I am clustering probability distributions using the Affinity Propagation algorithm, and I plan to use Jensen-Shannon Divergence as my distance metric.

Is it correct to use JSD itself as the distance, or JSD squared? Why? What differences would result from choosing one or the other?

**Answer**

**I think it depends on how it is to be used.**

Just for reference for other readers, if P and Q are probability measures, then the Jensen-Shannon Divergence is

J(P,Q)=12(D(P∣∣R)+D(Q∣∣R))

where R=12(P+Q) is the mid-point measure and D(⋅∣∣⋅) is the Kullback-Leibler divergence.

Now, I would be tempted to use the ** square root** of the Jensen-Shannon Divergence since it is a

**metric**, i.e. it satisfies all the “intuitive” properties of a distance measure.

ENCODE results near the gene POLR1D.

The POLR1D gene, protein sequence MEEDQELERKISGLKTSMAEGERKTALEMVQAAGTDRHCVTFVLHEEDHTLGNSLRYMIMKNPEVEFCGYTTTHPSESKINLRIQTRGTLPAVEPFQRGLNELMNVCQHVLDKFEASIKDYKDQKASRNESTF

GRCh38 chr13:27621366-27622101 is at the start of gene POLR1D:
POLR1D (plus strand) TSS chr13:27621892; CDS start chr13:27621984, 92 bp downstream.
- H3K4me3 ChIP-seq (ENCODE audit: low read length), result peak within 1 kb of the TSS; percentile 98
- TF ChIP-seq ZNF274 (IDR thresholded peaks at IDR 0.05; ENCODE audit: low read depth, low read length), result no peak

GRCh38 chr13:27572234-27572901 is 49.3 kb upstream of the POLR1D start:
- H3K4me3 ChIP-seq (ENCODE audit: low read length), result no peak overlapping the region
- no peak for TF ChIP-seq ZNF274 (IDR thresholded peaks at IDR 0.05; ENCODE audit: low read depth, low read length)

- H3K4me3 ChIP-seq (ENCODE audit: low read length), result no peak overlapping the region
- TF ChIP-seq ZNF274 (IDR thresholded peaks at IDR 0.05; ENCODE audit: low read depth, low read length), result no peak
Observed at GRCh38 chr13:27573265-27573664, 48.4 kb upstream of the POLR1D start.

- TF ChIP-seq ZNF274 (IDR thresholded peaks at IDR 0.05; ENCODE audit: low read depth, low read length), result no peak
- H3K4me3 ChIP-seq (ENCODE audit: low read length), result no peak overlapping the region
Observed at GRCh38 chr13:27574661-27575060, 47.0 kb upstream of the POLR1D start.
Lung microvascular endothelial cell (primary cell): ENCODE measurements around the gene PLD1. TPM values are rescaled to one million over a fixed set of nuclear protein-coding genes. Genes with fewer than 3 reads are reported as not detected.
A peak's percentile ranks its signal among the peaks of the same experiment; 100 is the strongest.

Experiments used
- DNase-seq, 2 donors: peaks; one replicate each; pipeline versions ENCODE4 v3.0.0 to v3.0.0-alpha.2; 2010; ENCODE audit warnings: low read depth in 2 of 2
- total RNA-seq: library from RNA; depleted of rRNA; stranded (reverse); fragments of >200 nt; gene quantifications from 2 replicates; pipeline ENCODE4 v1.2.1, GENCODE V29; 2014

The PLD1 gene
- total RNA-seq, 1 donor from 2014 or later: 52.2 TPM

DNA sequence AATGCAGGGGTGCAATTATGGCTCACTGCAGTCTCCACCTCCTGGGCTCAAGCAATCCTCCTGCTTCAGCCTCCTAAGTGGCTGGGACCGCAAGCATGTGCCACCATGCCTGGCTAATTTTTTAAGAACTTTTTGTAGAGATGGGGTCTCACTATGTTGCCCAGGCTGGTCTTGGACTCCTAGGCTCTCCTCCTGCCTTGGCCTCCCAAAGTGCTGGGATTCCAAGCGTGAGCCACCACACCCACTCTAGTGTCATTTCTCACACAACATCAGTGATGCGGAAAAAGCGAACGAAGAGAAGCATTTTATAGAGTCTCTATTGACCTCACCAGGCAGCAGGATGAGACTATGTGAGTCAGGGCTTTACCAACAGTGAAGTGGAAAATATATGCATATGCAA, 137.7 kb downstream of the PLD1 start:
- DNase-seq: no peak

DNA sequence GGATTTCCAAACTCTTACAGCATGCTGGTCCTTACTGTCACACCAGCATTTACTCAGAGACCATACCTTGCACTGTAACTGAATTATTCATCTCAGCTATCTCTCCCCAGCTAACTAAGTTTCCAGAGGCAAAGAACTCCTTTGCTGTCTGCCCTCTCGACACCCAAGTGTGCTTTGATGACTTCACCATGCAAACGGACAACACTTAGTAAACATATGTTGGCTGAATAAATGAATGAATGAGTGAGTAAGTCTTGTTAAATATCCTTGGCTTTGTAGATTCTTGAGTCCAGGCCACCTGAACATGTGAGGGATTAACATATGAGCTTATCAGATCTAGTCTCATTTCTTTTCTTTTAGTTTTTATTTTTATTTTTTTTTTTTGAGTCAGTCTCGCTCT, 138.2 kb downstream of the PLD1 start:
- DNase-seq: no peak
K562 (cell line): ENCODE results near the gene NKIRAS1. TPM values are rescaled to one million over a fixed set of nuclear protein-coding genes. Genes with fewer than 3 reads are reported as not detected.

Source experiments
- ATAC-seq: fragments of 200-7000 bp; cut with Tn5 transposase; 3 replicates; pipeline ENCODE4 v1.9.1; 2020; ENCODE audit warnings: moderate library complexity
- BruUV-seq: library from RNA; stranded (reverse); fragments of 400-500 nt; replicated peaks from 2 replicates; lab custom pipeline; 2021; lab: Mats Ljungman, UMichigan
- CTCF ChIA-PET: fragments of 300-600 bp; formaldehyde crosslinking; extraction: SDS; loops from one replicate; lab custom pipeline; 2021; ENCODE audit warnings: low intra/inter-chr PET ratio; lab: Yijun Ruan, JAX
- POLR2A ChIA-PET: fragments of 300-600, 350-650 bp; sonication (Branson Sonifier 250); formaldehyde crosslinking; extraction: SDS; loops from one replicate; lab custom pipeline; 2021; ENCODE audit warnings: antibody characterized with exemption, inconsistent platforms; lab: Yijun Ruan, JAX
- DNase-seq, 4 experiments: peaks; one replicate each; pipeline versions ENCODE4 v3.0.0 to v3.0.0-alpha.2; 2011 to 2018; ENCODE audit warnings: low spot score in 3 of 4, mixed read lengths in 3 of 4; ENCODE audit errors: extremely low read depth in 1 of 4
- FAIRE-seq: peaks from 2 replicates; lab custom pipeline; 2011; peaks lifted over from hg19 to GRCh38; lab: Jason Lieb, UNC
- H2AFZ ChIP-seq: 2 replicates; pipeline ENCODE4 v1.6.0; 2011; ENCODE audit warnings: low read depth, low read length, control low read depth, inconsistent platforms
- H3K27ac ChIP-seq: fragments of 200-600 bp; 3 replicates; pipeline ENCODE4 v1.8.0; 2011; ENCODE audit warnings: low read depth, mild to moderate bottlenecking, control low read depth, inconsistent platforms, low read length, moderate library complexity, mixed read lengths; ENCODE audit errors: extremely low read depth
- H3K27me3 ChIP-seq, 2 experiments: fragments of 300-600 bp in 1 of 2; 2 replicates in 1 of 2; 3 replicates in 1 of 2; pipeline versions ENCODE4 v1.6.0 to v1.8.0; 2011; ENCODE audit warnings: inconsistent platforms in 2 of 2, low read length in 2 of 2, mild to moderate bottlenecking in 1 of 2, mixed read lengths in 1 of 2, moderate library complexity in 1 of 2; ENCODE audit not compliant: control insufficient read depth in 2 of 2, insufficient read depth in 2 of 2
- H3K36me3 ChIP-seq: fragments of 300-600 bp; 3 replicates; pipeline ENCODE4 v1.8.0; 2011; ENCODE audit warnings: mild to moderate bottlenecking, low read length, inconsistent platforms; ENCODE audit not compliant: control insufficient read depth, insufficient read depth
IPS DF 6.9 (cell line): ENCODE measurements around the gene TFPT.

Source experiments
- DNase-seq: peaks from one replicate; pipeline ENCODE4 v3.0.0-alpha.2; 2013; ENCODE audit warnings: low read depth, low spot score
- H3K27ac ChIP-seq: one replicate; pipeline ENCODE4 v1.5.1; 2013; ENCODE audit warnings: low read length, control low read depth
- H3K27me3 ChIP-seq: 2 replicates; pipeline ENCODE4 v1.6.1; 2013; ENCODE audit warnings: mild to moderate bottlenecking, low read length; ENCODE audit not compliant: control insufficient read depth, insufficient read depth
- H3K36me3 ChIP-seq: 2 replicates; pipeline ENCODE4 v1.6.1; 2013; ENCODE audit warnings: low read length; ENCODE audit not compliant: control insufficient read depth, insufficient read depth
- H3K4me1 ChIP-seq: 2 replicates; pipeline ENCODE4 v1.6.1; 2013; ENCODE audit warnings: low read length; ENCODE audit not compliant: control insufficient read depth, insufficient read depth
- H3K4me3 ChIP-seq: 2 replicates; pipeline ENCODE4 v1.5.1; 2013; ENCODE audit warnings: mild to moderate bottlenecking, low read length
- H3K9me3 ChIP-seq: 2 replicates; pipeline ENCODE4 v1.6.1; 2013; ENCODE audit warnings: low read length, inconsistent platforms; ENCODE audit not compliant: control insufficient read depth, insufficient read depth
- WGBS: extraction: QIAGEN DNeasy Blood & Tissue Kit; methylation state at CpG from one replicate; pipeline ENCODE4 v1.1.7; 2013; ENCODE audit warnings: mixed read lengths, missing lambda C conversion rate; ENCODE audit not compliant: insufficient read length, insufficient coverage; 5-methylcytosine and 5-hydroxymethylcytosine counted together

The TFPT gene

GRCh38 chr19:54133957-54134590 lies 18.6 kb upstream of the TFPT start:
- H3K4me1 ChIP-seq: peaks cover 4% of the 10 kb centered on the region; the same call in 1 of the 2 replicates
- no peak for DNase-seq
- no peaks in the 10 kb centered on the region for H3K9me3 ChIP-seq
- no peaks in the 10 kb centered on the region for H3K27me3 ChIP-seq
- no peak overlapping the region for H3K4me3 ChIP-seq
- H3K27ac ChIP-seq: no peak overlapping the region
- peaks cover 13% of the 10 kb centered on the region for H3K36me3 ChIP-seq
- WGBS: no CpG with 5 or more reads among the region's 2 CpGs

For more details on this, see

Endres and Schindelin, A new metric for probability distributions,

IEEE Trans. on Info. Thy., vol. 49, no. 3, Jul. 2003, pp. 1858-1860.

Of course, in some sense, it depends on what you need it for. If all you are using it for is to evaluate some pairwise measure, then any monotonic transformation of JSD would work. If you’re looking for something that’s closest to a “squared-distance”, then the JSD itself is the analogous quantity.

Incidentally, you might also be interested in this previous question and the associated answers and discussions.

**Attribution***Source : Link , Question Author : AlcubierreDrive , Answer Author : Community*